What are Trauma?
Trauma is the emotional response to events that cause a high level of stress. There are three main types of trauma and they can look different in every person. Some people may not develop trauma signs that emerge after a devastating event, some may have symptoms that go away after a while, and still, others may have long lasting effects (also known as PTSD, or post traumatic stress disorder).
Symptoms of Trauma
As mentioned earlier, trauma can look different in every individual and its severity can be mild to extreme. Several things can contribute to how trauma looks in an individual, such as the type of trauma and the characteristics of the person (including previous trauma or preexisting mental health issues).
The physical responses to trauma may present themselves as:
- Anxiety attacks
- Digestive issues
While the emotional responses can be any of these:
- Anger and irritability
- Denial and frustration
- Fear and confusion
- Guilt and shame
- Hopelessness and numbness
Types of Trauma Signs
There are three main types of trauma, with a fourth type that can also be identified.
1. Acute Trauma Sign
This type of trauma usually occurs after a dangerous event. Natural disasters, such as hurricanes, floods, and earthquakes can cause acute trauma. Other events such as car accidents, house fires, and even a home invasion can cause acute trauma. Acute trauma generally lasts for a short period of time and those who have suffered from it can overcome it, but it can also lead to PTSD in others.
2. Chronic Trauma Sign
While acute trauma results from a devastating, usually one time event, chronic trauma is a devastating event that happens repeatedly over a period of time. Abuse (and neglect) is the most common type of chronic trauma, as it tends to occur over a long period of time, often going unnoticed by others. Unfortunately, abuse involving children is one of the most common types of abuse because children often don’t have the vocabulary to speak up, and it can also happen in the most unlikely of places and be at the hands of someone the child trusts.
3. Complex Trauma Sign
It is a combination of different types of terrible events all happening to one person. An example of this could be a child experiencing bullying at school while also witnessing domestic violence at home.
4. Vicarious Trauma Sign
Also known as secondary trauma, this type describes a person developing symptoms of trauma when someone close to them has experienced a traumatic event, even though they have not suffered this trauma themselves. This can be found in family members of a person who has experienced a traumatic event and even in mental health professionals who are counseling those who have experienced trauma.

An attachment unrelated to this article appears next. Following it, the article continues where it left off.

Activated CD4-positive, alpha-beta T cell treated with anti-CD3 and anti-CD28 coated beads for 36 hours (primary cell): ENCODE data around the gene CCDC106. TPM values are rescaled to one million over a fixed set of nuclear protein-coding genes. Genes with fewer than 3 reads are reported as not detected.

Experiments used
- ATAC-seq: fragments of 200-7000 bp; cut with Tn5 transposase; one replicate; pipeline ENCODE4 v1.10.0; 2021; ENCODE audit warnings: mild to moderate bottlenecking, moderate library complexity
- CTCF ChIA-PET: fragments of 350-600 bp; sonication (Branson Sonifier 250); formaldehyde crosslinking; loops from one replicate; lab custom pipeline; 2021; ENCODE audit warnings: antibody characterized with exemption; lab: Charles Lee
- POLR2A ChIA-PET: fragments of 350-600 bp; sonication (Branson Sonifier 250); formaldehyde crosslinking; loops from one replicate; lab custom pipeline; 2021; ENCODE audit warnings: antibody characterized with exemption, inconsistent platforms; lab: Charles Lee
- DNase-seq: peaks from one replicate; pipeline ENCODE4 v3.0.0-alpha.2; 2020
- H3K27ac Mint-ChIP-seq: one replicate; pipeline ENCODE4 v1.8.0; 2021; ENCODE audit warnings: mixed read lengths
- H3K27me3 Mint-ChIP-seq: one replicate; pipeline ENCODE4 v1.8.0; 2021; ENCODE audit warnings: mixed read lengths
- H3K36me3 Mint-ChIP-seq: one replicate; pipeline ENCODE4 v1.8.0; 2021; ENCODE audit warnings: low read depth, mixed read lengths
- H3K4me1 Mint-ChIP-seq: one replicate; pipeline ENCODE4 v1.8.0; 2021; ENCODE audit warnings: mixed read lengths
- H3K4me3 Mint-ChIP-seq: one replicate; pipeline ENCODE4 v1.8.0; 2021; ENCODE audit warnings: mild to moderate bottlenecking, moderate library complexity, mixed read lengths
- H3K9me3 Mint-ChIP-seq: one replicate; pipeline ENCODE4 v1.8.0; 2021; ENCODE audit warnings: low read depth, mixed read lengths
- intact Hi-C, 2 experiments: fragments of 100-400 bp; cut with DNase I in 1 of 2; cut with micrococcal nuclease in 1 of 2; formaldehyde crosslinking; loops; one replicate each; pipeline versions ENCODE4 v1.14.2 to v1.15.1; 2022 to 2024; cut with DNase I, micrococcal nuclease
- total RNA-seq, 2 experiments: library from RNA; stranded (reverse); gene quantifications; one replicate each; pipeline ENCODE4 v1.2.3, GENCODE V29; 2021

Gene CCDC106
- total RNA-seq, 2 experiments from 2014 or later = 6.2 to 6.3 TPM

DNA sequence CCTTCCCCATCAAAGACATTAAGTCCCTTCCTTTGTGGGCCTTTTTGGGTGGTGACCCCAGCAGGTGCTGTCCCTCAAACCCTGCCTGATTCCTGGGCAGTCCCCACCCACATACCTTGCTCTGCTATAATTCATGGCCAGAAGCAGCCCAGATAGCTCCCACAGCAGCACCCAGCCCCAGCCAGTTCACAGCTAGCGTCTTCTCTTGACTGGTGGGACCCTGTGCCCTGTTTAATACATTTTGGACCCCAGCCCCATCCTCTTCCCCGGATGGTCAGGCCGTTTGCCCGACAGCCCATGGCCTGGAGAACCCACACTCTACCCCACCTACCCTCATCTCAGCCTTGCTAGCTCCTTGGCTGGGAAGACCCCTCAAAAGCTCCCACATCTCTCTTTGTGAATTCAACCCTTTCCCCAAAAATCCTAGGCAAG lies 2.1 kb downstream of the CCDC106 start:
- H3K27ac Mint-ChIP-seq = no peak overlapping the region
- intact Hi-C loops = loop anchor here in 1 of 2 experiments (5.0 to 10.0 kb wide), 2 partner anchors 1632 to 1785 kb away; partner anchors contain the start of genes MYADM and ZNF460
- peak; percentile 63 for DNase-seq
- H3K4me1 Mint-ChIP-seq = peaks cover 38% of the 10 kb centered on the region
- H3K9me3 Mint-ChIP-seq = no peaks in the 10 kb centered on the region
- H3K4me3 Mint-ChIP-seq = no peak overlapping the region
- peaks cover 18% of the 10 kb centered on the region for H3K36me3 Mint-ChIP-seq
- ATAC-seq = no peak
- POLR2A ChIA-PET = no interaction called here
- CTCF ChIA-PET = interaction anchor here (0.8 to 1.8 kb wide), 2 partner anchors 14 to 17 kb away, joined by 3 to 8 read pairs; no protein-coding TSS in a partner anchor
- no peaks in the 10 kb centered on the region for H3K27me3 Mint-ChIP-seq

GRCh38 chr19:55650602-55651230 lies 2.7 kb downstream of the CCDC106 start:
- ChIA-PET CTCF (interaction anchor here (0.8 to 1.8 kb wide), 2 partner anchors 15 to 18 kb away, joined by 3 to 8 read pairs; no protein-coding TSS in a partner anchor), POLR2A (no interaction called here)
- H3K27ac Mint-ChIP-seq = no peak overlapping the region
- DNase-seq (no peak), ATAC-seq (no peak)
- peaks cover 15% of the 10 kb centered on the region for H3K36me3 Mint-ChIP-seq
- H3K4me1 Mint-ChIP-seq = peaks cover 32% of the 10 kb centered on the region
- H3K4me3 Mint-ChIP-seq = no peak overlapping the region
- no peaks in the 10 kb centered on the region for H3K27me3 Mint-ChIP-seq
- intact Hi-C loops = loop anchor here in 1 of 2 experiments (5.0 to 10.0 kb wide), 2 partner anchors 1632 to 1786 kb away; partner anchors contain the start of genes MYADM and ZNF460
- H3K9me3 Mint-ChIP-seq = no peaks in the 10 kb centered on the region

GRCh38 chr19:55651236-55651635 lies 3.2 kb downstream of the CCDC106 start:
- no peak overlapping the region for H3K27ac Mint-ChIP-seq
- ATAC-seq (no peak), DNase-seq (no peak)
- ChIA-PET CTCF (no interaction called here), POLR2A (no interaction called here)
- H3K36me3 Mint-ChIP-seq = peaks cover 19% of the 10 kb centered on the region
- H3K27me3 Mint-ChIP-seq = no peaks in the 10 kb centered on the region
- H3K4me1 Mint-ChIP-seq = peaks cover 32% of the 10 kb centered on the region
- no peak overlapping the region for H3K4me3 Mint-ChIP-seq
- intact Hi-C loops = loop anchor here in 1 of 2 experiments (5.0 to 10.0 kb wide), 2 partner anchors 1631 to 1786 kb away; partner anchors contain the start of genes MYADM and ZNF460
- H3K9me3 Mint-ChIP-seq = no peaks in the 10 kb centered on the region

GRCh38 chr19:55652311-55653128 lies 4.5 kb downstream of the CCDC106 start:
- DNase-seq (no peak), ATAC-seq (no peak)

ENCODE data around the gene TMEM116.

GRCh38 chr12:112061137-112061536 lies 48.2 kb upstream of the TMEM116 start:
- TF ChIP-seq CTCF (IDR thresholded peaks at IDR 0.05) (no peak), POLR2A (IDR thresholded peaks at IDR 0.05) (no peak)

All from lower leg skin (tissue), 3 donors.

Treatment of Trauma Signs
Treating someone who has experienced a life changing event looks different in everyone, and the treatment process should be based on one’s individual needs. Two people who have experienced the same trauma may need different types of treatment to cope with it.
Therapy and Medication of Trauma Signs
Currently, cognitive behavioral therapy (CBT) is the most effective way to treat PTSD as a result of severe trauma. The premise of CBT is to change how a person thinks about a certain situation in order to alter their emotions and behavior.
PTSD often manifests itself in the form of anxiety or depression, and medication is often prescribed to help alleviate these symptoms, though it does not cure PTSD. Some people may need a combination of both therapy and medication.
There’s no shame in seeking clinical or spa treatments. Obtaining specialty care at a reputable medi spa clinic is attainable for people from all walks of life. From helping with basic healthcare needs to providing specialty services, you can get the treatments and therapy you need easily through your provider.
Self care means something different to everyone, but it’s usually defined as doing something enjoyable that benefits your mental and even your physical well being. It can look like exercising, getting enough sleep, aromatherapy, and even making time to talk with someone (friends, family, a therapist, etc.).
Even if you haven’t experienced it, it’s still a good idea to talk to a therapist. Therapy is always viewed as a treatment for something that’s wrong – which it is, but it can also be a preventative tool.